Comic book fans value their history highly, and although comic book and original art prices often seem crazy, I can assure you that every collector ever who has spent $X (where X is a large amount to that person) on a comic book or page or original art has a well-defined theory on why his purchase is worth $X. Perhaps it’s because a similar item recently sold for a similar amount. Maybe this same copy sold for $Z about a decade ago, so a price of $10Z today is completely justified. Perhaps there’s an expectation that the item will increase in value by a certain percentage due to an upcoming movie or tv show, or… well, if you’re a collector or know a collector, you understand how this works. But what does that mean for something like this Action Comics #1 color art proof by Ed Eisenberg?
These calculations get quite a bit more tricky when unique or unusual items are involved. There was quite a bit of debate back in 2011 when these Detective Comics #27 proof pages were offered up at Heritage, for example. With a pre-auction estimate of $1,000 each, the pages hammered at an average of 14x that amount. The notion that an item is displayable and has a story to tell when you look at it certainly helps drive the price in a case like this.
Then there’s things like Jerry Siegel’s hair at one end of the spectrum, and the infamous Superman check at the other. Those items tell a story also, though what that story is will vary widely depending on who’s telling it. The check is a stunningly important artifact of comic book history, and I’d personally looooove to have it in my collection, but while it’s extremely cool, it’s not quite as presentable as comics or art. Writing that post in 2012, I have to admit it crossed my mind what I’d do with it if I had it myself. It represents turbulent history, so I’m not sure I’d put it in a frame or a case on display. Because it’s not something that’d give you pleasure to look at on a regular basis, I have a feeling it might end up in a drawer somewhere. You’d have to put it in a display with other stuff that gave it context. Perhaps that’s what the buyer did do with it.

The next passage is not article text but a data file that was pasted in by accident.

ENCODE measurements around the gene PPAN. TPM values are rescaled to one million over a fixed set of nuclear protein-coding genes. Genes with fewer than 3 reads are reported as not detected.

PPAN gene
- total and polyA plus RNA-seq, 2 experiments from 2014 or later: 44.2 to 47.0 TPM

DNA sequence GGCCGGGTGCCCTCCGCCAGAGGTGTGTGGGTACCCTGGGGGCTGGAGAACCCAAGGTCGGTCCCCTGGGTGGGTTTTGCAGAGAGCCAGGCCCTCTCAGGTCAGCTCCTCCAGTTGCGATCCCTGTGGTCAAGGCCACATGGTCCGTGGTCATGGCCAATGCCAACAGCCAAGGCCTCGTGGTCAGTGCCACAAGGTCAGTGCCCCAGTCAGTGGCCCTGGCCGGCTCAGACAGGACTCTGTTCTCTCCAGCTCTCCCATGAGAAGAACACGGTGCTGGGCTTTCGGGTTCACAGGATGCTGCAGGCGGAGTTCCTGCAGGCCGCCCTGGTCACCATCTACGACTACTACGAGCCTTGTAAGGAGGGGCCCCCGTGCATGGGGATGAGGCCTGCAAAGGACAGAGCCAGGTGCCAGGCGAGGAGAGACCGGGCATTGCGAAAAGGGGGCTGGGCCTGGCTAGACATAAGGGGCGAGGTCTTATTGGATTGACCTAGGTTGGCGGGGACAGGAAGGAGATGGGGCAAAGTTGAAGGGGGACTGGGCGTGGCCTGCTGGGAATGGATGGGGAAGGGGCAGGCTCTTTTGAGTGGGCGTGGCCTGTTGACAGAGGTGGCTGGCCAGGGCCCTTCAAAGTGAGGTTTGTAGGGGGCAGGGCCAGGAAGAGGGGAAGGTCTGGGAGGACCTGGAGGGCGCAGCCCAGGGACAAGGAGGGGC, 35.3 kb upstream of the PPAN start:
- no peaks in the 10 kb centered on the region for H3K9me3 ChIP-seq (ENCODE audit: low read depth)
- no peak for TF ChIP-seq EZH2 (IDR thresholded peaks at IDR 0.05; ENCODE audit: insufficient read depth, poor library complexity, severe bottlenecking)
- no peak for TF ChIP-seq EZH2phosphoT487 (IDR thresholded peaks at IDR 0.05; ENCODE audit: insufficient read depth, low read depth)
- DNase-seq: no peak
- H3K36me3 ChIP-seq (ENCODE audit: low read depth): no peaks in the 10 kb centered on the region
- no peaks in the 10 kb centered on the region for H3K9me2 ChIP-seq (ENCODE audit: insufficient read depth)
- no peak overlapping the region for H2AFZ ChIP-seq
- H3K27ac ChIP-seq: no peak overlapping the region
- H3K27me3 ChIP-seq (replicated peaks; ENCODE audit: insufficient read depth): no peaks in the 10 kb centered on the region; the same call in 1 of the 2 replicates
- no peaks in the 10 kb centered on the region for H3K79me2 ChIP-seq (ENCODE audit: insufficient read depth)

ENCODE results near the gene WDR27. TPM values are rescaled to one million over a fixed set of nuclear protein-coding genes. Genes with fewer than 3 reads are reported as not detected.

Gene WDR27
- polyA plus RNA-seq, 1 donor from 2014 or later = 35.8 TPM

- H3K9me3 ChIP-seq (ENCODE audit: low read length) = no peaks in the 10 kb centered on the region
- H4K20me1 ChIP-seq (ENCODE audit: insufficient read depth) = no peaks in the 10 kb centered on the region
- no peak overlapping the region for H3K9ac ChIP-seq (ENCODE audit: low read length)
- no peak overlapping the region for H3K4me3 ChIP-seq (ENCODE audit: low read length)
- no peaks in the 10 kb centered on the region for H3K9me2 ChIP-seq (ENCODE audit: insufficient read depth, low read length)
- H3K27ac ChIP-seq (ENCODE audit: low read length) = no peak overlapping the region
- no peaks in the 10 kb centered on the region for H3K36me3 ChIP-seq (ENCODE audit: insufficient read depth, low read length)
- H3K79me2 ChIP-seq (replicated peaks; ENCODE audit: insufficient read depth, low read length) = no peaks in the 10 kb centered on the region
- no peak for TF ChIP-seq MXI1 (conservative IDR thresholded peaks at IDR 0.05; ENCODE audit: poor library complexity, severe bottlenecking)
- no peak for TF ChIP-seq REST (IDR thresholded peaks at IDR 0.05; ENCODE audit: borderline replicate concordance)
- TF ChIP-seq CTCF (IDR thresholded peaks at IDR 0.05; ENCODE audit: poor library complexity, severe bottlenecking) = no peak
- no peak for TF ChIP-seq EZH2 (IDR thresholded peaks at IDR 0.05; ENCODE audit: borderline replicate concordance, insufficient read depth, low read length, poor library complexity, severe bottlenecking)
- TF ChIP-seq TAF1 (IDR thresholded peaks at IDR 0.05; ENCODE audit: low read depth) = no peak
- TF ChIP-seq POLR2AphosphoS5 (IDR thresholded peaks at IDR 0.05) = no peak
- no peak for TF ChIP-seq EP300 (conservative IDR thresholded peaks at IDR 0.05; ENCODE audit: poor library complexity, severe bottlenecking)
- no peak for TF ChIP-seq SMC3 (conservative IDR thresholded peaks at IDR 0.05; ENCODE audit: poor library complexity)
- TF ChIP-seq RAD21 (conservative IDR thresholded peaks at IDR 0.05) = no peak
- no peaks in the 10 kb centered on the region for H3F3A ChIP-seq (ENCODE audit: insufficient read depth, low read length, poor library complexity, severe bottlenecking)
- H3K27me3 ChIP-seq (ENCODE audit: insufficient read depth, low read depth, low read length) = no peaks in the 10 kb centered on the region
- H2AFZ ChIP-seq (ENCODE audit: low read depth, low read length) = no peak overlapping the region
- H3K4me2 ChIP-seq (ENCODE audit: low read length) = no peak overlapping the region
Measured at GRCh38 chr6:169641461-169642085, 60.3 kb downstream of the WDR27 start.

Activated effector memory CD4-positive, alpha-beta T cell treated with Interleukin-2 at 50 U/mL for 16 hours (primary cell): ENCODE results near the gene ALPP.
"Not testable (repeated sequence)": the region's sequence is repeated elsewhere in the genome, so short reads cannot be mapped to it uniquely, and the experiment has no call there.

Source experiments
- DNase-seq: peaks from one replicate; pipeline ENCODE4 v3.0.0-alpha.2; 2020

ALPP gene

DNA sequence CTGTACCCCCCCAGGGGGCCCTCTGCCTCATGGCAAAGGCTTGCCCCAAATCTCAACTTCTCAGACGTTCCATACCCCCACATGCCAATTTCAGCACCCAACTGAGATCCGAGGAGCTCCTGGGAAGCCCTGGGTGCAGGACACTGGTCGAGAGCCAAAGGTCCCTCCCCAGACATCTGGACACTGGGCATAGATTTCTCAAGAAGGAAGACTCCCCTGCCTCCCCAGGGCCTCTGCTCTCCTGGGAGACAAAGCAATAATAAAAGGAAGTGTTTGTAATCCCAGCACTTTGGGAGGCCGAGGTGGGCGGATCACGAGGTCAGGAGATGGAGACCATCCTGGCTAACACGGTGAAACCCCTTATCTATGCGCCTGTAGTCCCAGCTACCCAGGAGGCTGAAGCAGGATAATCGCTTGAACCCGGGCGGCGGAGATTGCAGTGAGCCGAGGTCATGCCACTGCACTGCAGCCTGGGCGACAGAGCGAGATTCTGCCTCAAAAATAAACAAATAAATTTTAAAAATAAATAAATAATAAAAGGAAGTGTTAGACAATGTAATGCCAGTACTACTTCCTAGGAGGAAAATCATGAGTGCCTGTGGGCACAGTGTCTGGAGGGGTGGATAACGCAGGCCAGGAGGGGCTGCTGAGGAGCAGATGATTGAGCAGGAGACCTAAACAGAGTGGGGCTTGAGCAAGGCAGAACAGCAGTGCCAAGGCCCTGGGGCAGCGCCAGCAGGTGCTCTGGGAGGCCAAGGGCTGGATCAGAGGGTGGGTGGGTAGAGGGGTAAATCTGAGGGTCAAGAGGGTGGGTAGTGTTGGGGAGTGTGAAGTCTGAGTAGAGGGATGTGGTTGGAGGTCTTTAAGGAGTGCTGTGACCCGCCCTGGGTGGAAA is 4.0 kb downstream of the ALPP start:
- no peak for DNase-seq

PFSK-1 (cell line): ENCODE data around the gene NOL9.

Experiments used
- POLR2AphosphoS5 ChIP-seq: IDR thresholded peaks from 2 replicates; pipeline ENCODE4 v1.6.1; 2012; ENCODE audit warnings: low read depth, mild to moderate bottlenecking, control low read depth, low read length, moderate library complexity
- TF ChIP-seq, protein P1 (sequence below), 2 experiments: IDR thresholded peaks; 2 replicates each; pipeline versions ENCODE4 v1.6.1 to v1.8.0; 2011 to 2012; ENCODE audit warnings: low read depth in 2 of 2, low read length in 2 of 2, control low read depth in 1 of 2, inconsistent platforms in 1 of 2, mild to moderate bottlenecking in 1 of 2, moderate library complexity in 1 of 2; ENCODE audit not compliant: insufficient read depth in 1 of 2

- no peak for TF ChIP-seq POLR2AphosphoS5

But even though it’s not original art in the sense that collectors think of that term, the Action Comics #1 original hand-colored proof still presses all the buttons: it’s mind-bogglingly important, it tells a story, and it’s presentable. I’ve been fascinated with this item since it came to the public’s attention when it was offered in a 1995 Sotheby’s auction, where it sold for $10,350. This item climbed to $177,000 tonite without meeting the seller’s reserve. Good show on the high bidder’s part, I think, as that’s a strong number for something that is not quite ‘original art’ in that sense that collectors think of it. On the other hand, I don’t blame the seller for holding this item even more dearly than that.
Still, I had hopes we’d see a sale here, and publicity sometimes brings out buyers after the fact, so perhaps we still soon will. And more to the point: high-profile auctions tend to draw similar items out of private collections, and there are a few rumors surrounding the production of Action Comics #1 that I’d love to see solved.